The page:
Industry Group Predicts Pork, Bacon Shortage
America's favorite foods, pork and bacon, may be in decline due to a worldwide draught, according to a British trade group.
The study reported that pig production in Europe fell precipitously between 2011 and 2012, and tied the reasons for the decline on this season's failing corn and soybean crops. The poor harvests negatively affect the amount and cost of feed, resulting in fewer animals and less production.
"British supermarkets know they have to raise the price they pay to Britain's pig farmers or risk empty shelves next year" said Britain's National Pig Association chairman Robert Longthorp.
Declines are being predicted around the world, especially in the United States, with its heavy consumption of all things pork. In their August monthly outlook report, the U.S. Department of Agriculture linked a possible shortage due to the drought in the Midwest. In the report, the Department expects corn and soybean meal prices to increase, and hog producers to reduce their production to compensate for the shortages.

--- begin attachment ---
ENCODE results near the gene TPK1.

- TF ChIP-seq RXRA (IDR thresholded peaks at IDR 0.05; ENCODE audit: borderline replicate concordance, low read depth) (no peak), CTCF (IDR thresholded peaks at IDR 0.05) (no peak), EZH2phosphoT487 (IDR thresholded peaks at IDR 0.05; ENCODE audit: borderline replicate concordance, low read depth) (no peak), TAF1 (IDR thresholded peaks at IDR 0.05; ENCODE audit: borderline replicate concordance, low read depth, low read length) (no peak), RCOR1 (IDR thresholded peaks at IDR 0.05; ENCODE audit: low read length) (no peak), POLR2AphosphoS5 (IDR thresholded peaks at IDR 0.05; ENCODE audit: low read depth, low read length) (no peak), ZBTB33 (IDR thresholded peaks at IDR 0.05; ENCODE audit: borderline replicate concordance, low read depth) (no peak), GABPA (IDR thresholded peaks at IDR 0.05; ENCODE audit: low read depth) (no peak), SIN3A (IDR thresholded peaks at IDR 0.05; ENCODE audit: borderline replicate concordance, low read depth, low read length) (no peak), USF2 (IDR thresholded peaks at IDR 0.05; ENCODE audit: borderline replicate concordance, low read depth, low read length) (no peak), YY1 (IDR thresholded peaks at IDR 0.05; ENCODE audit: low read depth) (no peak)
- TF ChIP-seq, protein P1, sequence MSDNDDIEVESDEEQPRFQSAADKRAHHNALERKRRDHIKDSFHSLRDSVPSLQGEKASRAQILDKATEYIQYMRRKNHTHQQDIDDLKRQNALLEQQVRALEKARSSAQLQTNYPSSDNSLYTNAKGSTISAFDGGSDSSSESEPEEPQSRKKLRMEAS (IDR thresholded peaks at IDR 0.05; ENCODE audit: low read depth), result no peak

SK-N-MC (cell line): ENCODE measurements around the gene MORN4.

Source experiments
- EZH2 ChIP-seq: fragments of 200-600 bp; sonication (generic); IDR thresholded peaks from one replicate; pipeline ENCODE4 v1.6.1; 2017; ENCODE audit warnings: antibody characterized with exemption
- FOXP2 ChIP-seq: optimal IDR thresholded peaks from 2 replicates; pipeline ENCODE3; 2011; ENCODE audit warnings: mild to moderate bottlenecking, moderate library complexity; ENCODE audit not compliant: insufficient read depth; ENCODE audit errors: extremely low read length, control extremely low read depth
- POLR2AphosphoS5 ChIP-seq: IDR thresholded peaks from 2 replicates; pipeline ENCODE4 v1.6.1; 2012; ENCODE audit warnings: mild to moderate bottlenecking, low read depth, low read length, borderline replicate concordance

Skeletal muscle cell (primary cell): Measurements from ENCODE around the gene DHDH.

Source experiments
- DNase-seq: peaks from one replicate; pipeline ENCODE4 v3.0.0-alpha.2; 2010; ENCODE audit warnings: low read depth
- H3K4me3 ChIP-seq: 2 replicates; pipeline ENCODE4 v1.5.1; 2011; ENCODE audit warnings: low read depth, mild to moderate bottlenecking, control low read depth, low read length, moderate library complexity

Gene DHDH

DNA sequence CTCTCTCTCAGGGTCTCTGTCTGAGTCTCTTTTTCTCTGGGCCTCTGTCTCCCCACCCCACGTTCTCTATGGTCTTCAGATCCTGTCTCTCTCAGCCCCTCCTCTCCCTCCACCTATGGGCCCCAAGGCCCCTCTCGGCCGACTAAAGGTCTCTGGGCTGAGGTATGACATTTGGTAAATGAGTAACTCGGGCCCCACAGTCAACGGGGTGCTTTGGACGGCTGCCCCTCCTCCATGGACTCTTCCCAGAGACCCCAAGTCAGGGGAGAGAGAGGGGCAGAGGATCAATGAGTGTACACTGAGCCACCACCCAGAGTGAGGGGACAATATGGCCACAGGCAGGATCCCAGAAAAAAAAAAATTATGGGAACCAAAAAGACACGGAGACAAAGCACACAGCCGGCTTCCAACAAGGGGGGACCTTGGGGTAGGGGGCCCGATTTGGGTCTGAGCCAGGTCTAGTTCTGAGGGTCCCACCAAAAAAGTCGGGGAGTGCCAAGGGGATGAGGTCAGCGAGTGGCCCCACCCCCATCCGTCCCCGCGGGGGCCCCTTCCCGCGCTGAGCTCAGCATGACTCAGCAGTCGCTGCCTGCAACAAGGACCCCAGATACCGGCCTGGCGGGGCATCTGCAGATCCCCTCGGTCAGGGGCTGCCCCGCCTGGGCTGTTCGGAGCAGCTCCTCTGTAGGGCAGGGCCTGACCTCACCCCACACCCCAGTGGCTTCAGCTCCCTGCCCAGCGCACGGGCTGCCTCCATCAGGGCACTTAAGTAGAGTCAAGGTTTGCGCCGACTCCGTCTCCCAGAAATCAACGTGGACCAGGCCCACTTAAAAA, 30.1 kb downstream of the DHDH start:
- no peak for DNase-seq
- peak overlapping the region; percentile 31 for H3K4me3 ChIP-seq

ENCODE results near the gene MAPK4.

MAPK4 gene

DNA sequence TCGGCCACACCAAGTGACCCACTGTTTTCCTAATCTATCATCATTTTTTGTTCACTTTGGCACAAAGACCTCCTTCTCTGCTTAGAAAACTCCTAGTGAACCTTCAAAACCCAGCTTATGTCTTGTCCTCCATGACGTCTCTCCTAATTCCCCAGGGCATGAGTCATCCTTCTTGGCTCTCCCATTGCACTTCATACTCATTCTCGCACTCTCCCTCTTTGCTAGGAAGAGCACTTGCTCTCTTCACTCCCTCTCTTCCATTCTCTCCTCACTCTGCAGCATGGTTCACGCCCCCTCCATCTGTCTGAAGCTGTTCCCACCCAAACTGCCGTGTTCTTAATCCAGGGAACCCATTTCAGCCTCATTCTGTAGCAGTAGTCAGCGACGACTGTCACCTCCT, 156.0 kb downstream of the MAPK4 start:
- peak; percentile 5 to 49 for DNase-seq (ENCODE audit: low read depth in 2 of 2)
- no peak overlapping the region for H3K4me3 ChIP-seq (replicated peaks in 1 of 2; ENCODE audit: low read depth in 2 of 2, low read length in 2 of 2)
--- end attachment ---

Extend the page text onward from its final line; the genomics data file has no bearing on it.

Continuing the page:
The USDA predicts a 1.3 percent decrease from this year's estimated total, and the news could possibly be even worse for Europe. The UK Pig Association warns that pork prices might even double by the later half of 2013, but "if supermarkets act now, they can prevent this from happening."
The Associated Press contributed to this report.